How Marketers Are Reassessing Their Budgets As The Economy Dips

How Marketers Are Reassessing Their Budgets As The Economy Dips

by , July 25, 2022

How Marketers Are Reassessing Their Budgets As The Economy Dips

What is the most popular show on TV?

The answer used to be easy: Whatever tops Nielsen’s list. But in the past few years, over-the-top (OTT) programming, which viewers can get with an Internet connection and a TV, has thrown all that by the wayside.

For instance, Nielsen’s list of the most-watched series for 2021-22 for adults 18-49 did not include any Netflix programming, although it omits shows like “Resident Evil,” “Ms. Marvel” and “Stranger Things” that are only available via streaming.

What to make of this new landscape? We spoke with John Bishop, vice president of business intelligence for Advertiser Perceptions. Below are excerpts of that conversation.

MediaPost: According to your stats, 20% of marketers said they have trimmed their budget. Is what we are seeing now common in the time of a recession? What else makes marketers cut their budget like this?

John Bishop: Yes — I mean, the old adage is, don’t cut your budget during recessionary periods. In 2008 more people pulled up a hand brake — marketers pulled up the hand brake completely because there were a lot of unknowns. There wasn’t a lot of transparency. The financial institutions as the backboard were crumbling, so there was not a lot more to fall back on.

Now, it’s more dialing up and down levers — like with CTV and streaming — and some of the digital video platforms out there. In some budgets, that’s more experimental, discretionary spend. And again, high level on the upper funnel. Upper-funnel tactics where people are looking to build a brand — that doesn’t necessarily make as much sense right now, as it may be continuing to hold on to the consumers you have.

MP: And are you seeing marketers experimenting with different types of media now?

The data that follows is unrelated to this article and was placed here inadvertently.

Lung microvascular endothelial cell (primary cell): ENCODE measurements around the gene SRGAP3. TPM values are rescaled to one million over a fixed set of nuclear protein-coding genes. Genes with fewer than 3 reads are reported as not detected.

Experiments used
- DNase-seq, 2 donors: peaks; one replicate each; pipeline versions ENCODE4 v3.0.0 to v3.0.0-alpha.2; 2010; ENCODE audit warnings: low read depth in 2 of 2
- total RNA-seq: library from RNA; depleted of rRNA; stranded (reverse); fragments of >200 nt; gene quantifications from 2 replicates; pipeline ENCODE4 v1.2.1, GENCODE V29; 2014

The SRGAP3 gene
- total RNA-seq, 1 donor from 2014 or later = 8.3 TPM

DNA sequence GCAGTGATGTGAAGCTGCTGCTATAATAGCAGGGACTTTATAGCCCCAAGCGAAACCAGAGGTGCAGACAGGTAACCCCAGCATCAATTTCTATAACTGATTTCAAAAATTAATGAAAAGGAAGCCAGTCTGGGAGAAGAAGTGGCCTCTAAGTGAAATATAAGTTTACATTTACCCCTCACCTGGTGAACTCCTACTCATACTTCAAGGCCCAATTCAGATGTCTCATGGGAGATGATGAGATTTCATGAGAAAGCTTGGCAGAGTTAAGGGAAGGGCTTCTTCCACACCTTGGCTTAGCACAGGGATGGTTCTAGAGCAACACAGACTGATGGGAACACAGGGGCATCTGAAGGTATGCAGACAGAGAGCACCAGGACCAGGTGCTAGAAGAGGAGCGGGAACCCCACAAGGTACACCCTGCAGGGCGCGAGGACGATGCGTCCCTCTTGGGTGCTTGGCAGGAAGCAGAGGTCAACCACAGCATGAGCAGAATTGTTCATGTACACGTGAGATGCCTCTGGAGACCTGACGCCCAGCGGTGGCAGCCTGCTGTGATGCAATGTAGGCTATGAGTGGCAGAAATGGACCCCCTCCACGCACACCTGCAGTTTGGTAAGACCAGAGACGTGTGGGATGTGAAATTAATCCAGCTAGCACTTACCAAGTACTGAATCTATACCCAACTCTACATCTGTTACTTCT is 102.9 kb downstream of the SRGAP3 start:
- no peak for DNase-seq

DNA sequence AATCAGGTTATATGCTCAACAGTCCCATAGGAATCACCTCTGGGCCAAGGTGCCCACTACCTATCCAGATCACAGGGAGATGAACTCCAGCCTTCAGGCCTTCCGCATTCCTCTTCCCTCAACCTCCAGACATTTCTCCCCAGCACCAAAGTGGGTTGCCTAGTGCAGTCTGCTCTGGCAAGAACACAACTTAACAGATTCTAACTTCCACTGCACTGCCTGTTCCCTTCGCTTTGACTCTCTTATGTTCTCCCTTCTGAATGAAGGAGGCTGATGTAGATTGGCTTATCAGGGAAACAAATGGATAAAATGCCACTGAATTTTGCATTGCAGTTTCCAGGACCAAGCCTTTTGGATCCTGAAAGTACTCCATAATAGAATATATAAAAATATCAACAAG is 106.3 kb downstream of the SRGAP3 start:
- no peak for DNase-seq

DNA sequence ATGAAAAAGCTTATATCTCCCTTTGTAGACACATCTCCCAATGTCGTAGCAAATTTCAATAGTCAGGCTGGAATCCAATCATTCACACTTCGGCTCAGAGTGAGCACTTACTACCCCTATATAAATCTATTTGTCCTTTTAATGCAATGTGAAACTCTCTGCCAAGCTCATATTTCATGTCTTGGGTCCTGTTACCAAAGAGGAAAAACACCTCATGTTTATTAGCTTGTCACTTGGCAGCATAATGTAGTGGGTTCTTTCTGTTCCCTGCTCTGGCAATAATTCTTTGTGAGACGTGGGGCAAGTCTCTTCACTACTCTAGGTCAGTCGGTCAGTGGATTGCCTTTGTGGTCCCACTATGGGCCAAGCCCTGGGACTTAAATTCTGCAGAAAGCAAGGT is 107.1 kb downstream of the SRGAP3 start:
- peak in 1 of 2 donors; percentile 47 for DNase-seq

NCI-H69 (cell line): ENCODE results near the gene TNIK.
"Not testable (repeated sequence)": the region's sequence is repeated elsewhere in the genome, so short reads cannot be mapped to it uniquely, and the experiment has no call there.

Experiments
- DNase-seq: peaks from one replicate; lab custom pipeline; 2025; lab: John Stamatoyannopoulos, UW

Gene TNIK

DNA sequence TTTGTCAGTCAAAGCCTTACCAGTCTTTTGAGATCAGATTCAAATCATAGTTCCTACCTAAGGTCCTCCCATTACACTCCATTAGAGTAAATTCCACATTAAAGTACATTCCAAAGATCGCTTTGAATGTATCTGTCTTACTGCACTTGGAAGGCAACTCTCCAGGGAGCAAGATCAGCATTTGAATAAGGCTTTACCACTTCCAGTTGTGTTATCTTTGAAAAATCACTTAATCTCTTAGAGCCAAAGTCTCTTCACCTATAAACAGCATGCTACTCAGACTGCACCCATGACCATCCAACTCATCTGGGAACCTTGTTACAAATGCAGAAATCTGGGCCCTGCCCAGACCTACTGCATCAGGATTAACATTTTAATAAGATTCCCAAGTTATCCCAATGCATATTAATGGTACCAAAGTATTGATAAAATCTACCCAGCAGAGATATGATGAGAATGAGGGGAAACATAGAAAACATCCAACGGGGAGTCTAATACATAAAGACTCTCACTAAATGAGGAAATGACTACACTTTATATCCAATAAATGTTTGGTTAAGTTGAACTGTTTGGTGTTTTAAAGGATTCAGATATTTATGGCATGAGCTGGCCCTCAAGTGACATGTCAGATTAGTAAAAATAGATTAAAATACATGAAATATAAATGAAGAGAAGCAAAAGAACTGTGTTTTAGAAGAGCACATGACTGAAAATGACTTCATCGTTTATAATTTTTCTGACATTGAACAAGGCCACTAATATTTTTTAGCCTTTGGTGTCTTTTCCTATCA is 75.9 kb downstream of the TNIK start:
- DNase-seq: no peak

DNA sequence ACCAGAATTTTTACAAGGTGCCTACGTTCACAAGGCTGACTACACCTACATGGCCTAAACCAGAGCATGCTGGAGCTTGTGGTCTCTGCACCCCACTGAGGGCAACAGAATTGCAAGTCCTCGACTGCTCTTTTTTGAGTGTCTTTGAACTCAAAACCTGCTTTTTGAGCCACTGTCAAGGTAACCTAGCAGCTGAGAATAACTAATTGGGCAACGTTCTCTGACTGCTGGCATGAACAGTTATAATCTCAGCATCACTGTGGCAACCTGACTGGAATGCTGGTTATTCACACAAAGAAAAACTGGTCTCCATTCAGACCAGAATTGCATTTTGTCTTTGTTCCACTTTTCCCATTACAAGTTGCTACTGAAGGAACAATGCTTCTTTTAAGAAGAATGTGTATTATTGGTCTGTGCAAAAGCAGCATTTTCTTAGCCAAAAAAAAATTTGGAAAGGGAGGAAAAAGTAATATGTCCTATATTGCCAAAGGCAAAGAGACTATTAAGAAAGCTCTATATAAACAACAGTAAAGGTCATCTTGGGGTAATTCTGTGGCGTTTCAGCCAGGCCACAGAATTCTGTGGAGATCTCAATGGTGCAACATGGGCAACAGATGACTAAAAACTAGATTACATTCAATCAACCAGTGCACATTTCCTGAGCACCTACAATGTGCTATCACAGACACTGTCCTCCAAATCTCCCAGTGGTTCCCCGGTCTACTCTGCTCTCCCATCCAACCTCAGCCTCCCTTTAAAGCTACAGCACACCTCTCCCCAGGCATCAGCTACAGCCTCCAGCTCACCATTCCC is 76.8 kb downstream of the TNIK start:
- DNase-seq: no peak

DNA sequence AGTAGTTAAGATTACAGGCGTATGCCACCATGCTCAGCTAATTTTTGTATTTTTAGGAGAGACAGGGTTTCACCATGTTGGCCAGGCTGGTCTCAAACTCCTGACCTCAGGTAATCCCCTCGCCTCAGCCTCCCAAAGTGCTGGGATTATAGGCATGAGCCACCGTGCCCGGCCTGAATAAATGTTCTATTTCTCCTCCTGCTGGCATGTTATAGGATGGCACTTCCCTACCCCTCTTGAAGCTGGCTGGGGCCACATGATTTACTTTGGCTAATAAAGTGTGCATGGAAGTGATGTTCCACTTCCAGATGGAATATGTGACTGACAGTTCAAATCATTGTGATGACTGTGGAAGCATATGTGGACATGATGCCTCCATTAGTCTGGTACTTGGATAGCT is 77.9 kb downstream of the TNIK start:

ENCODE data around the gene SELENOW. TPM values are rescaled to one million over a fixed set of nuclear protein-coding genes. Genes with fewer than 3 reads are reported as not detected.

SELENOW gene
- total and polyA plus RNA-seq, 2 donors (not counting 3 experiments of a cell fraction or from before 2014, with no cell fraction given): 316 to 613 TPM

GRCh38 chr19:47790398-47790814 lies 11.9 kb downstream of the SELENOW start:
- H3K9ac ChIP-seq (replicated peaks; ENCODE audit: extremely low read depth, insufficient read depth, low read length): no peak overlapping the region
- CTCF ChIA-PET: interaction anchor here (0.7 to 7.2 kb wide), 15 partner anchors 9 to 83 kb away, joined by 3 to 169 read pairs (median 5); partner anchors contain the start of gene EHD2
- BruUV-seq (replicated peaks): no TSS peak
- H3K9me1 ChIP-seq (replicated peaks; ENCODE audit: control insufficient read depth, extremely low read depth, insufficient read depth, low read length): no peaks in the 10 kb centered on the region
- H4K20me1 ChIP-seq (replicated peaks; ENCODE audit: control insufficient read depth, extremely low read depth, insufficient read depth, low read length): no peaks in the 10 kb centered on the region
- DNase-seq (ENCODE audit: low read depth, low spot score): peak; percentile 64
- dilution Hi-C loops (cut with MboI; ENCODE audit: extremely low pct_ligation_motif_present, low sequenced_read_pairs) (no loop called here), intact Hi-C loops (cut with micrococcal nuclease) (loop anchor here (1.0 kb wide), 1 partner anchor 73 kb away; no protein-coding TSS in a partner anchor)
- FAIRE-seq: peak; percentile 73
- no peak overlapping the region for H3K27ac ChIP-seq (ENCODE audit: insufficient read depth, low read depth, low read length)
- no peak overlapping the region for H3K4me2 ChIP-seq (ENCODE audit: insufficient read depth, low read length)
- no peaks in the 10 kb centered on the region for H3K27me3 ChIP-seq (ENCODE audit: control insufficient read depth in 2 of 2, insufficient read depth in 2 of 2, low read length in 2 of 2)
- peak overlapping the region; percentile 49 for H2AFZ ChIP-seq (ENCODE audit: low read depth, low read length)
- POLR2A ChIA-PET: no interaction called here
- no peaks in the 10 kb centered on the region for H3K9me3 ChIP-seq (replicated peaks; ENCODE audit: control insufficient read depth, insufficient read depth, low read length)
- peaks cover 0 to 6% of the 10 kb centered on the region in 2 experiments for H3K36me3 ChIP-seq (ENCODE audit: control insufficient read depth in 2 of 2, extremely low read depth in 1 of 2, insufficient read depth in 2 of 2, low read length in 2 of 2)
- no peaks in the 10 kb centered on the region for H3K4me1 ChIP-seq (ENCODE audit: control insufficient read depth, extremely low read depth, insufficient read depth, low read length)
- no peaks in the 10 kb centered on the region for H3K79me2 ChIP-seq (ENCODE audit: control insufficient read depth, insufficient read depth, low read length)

JB: Yes, we’re starting to do a little work and exploring the scalability of augmented reality (AR) and virtual reality (VR) gaming. And the metaverse — obviously, a lot of marketers like to go to shiny objects.

And that would also be one thing that (marketers) may cut during these times — but in particular they are struggling to find young people or males who are spending more time on consoles or PC gaming.

How do we find that target audience as gaming and gaming advertising is becoming more and more appealing? There’s still this runway of experimenting and potentially getting it wrong. But what if people are slowly moving little slivers of budget into these areas to understand what makes sense? How far do we follow influencers or not?

MP: What about TV? Is that still where most of the budget goes these days? Or is it not true?

JB: This upfront season was extremely strong. Despite traditional linear viewership on the decline and skewing a little bit older, most of the large broadcast and cable networks had record-breaking upfront seasons, due to the increase in the demand for CPMs.

So it’s still there — when people look to TV, what we’re seeing is that people want reach. There’s really no other platform and no other tactic I can use to get such a mass audience at a point in time.

And even more coveted than that is events doing premium. We see a lot of discussion about how people define premium content.

I was just looking at some data (July 28, 2022) on how lot of marketers defined premium content. Is it stuff that’s sought out and people want to view it?  We think about the old sort of appointment-viewing mentality. But it’s cutting through the clutter of all the content that’s out there. It’s sought out by viewers, but also the viewers that that they want.

How can marketers navigate the new TV landscape increasingly dominated by over-the-top programming and streaming? John Bishop, VP business intelligence for Advertiser Perceptions, spoke with “Marketing Daily.”
 

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